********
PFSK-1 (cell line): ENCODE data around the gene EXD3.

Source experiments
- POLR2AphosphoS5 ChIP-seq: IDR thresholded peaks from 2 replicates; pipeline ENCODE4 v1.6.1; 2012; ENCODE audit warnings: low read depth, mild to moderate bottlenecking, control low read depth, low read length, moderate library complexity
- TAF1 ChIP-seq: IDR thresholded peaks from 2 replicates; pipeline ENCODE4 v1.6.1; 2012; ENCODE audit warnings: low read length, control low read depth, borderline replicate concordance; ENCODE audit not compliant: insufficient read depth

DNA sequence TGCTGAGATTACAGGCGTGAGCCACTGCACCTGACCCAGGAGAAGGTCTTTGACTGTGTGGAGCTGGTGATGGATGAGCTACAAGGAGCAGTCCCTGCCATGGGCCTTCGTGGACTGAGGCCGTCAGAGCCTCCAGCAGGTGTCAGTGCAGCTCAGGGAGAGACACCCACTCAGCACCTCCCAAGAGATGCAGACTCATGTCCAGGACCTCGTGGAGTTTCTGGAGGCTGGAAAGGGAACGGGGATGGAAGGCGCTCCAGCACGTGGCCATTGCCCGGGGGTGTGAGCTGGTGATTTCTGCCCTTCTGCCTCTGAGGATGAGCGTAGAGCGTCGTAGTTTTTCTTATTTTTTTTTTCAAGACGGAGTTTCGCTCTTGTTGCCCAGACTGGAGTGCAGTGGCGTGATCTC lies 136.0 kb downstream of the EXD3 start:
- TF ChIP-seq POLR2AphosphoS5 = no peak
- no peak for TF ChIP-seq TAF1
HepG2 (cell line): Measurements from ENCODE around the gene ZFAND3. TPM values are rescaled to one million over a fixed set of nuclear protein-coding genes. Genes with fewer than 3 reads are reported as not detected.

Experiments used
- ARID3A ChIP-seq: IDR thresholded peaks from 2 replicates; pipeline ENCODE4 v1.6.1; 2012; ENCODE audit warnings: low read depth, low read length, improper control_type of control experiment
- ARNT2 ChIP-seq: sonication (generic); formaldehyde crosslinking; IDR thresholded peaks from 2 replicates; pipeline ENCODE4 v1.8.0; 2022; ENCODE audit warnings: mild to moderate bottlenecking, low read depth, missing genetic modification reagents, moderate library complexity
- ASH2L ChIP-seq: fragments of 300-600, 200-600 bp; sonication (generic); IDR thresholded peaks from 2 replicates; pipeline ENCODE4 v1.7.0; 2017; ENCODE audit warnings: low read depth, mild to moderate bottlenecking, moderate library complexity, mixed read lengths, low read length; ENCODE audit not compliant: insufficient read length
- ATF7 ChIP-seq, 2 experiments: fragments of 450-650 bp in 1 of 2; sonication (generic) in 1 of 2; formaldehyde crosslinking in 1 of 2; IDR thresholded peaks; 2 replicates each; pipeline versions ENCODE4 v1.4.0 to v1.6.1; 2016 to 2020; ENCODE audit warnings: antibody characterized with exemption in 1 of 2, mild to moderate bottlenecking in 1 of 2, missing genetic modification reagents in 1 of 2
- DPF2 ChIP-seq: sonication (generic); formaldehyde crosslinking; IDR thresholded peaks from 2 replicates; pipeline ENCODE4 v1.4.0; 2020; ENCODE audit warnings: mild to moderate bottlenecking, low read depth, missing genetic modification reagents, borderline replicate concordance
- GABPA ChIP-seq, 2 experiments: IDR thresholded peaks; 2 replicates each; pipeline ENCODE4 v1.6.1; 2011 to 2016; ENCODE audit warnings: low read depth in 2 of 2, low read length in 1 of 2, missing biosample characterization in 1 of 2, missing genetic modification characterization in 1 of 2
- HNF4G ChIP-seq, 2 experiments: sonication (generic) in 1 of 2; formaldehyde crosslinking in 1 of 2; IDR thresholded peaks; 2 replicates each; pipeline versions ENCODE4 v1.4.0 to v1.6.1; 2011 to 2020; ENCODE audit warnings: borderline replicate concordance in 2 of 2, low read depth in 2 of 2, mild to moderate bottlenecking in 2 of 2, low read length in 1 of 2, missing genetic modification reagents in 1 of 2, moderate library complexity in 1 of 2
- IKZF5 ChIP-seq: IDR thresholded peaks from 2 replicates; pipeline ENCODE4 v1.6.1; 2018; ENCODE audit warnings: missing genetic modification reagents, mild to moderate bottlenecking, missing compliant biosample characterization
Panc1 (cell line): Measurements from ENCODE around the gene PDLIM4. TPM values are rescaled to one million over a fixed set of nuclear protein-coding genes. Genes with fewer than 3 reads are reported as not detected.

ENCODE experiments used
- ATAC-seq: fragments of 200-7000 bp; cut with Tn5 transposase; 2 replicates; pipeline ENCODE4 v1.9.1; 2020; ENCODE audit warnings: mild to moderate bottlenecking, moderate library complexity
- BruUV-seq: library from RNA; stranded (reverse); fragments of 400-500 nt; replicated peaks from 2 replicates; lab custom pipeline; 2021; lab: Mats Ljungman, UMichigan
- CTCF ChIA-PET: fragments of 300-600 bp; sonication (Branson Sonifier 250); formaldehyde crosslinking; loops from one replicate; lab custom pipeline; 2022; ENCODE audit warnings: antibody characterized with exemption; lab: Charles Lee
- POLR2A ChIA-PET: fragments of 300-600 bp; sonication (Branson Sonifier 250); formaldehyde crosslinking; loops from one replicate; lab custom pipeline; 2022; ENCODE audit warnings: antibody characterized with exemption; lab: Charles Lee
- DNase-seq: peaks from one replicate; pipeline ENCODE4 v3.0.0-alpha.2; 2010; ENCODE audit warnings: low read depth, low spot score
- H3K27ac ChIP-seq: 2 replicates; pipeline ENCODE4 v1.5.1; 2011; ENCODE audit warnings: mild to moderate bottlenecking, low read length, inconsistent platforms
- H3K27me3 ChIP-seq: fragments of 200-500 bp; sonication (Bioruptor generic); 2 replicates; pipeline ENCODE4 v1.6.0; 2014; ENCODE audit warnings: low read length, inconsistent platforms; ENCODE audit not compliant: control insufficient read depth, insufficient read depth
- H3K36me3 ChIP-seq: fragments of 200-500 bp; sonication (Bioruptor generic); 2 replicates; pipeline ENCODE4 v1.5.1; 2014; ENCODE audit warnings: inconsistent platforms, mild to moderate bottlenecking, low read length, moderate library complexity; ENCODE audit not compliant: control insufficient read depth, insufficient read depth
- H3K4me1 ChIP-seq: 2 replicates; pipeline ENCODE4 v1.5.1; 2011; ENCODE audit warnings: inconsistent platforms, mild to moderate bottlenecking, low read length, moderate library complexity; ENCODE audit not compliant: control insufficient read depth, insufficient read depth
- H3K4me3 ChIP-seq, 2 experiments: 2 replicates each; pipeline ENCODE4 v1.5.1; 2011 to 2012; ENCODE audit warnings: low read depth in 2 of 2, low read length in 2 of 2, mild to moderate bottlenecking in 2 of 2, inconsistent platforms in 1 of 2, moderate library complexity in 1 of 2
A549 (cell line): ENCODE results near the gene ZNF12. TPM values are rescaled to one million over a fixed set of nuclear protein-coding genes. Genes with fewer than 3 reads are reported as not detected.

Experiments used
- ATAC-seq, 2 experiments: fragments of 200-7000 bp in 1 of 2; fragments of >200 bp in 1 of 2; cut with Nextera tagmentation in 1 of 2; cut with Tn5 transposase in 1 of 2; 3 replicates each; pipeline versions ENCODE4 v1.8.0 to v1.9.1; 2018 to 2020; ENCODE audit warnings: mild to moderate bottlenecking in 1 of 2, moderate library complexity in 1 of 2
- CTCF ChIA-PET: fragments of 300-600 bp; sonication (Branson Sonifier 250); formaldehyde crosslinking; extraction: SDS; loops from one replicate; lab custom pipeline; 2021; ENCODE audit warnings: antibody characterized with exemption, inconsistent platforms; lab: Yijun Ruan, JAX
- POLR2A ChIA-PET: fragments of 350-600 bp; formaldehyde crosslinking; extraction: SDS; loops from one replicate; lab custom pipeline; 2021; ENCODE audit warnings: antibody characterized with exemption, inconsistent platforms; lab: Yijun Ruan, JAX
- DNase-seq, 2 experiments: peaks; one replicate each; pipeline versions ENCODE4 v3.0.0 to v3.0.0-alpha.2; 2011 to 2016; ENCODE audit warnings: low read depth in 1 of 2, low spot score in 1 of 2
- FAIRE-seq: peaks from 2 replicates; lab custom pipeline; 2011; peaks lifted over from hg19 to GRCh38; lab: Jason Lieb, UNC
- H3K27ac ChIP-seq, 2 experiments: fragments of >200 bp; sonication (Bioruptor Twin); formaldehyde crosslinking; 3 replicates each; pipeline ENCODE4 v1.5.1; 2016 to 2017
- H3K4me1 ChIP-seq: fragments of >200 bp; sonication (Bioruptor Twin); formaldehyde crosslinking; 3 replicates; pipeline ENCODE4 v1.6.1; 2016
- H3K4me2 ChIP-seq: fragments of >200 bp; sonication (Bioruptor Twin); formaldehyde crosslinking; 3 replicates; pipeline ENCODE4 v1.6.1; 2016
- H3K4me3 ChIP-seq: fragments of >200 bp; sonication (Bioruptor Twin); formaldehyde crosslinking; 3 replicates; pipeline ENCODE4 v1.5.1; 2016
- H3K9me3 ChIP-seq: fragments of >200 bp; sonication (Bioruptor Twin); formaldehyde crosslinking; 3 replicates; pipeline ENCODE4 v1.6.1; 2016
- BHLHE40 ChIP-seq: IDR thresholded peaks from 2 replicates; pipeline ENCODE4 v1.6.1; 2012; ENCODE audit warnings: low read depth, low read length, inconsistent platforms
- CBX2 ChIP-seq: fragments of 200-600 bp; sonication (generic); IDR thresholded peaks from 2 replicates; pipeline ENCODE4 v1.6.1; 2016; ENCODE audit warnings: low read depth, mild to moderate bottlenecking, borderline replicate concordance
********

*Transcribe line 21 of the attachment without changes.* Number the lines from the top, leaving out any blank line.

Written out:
- BruUV-seq: library from RNA; stranded (reverse); fragments of 400-500 nt; replicated peaks from 2 replicates; lab custom pipeline; 2021; lab: Mats Ljungman, UMichigan